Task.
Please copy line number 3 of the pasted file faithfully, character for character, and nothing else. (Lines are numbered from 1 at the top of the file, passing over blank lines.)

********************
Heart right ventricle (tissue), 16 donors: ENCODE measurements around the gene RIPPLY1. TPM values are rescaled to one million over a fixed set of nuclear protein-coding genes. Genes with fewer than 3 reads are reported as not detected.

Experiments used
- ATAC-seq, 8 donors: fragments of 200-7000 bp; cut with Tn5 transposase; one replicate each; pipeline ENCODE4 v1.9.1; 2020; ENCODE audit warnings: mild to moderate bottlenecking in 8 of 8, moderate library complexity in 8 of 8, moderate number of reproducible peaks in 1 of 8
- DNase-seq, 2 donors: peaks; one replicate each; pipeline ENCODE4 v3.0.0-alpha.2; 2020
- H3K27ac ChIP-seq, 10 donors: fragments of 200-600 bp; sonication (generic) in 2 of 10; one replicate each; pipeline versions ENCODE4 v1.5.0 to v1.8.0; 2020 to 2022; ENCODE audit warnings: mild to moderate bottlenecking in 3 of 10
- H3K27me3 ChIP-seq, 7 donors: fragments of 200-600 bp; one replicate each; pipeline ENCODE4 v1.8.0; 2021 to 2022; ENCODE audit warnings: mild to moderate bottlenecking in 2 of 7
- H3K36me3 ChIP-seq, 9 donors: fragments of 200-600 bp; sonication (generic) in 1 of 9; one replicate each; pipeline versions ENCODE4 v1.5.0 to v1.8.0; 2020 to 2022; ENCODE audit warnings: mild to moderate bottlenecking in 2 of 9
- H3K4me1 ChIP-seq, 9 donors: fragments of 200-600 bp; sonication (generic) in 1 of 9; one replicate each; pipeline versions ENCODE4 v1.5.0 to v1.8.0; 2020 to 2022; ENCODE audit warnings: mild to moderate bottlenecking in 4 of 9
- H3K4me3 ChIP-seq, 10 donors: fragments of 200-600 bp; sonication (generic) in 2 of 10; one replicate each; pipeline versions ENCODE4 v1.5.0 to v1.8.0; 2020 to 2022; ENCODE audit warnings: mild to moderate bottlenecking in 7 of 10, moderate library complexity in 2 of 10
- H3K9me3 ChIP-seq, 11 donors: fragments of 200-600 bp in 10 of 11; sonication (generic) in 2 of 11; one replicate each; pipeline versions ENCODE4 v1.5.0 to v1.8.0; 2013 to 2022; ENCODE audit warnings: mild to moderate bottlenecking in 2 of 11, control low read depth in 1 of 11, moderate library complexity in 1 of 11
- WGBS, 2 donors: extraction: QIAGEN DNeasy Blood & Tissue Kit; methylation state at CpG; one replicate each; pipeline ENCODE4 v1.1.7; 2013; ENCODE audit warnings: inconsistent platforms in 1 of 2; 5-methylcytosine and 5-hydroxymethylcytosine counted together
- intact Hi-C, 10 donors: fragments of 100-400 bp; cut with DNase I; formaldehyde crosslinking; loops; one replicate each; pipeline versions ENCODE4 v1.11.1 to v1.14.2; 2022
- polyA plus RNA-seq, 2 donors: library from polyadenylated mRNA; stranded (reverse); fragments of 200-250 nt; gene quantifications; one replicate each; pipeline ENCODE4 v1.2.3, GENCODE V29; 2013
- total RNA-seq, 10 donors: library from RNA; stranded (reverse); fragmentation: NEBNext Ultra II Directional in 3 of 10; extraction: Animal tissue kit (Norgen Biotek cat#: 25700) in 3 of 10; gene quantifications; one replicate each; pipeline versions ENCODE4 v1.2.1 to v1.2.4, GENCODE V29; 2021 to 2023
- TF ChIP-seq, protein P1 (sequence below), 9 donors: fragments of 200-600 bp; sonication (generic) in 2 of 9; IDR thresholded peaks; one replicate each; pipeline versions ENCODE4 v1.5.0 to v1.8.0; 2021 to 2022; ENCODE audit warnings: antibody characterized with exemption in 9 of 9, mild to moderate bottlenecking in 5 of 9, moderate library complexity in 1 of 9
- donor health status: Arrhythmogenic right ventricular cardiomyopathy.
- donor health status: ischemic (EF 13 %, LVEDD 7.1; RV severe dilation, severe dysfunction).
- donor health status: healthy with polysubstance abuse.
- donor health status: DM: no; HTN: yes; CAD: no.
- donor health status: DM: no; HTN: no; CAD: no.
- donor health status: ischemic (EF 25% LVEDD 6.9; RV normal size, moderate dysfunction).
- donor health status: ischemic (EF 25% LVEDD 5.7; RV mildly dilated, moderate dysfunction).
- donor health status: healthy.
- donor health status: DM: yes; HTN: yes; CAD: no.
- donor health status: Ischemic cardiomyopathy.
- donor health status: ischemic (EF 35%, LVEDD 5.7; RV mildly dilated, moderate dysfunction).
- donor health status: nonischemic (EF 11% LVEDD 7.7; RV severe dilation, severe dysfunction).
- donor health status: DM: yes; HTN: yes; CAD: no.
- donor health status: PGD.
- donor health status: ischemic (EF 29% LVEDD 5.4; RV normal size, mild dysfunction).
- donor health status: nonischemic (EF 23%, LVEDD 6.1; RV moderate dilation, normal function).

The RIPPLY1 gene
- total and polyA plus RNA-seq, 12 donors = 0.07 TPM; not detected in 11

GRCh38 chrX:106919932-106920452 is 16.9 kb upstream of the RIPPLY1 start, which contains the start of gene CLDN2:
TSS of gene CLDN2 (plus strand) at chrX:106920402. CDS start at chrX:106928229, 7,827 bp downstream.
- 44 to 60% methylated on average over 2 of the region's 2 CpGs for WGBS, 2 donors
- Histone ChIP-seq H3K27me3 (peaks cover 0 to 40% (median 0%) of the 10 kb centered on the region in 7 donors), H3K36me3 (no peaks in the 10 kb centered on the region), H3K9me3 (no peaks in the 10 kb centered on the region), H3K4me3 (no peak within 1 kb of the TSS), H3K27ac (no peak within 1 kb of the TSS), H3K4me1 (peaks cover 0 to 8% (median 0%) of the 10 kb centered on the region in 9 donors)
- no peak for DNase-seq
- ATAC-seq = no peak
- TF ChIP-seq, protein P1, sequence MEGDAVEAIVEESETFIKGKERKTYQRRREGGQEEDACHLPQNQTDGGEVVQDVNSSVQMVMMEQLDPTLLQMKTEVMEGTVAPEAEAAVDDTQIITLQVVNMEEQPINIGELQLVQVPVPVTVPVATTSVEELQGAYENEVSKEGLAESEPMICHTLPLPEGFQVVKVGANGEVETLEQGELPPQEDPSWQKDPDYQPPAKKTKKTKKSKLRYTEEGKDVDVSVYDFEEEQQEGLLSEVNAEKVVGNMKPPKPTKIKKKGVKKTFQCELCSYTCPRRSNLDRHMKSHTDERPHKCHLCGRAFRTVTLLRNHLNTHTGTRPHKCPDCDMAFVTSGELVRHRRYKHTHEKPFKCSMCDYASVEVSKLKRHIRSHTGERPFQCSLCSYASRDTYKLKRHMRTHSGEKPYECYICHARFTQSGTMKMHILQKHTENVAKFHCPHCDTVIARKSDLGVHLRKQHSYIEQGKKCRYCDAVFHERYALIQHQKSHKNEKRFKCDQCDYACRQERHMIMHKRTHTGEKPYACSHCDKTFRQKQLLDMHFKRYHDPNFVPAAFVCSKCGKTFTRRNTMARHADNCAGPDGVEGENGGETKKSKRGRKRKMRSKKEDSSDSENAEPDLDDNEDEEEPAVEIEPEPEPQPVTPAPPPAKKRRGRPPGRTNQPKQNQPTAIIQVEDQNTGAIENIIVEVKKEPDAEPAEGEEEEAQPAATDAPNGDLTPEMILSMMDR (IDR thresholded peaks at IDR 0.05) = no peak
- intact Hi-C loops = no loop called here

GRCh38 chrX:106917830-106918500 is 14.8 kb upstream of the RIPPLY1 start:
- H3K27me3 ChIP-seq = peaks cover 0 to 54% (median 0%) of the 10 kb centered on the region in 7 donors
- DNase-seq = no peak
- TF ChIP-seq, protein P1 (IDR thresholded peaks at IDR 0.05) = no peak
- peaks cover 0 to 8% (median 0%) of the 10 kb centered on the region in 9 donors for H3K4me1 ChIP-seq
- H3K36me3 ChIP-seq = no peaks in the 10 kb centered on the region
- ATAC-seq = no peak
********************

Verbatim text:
- ATAC-seq, 8 donors: fragments of 200-7000 bp; cut with Tn5 transposase; one replicate each; pipeline ENCODE4 v1.9.1; 2020; ENCODE audit warnings: mild to moderate bottlenecking in 8 of 8, moderate library complexity in 8 of 8, moderate number of reproducible peaks in 1 of 8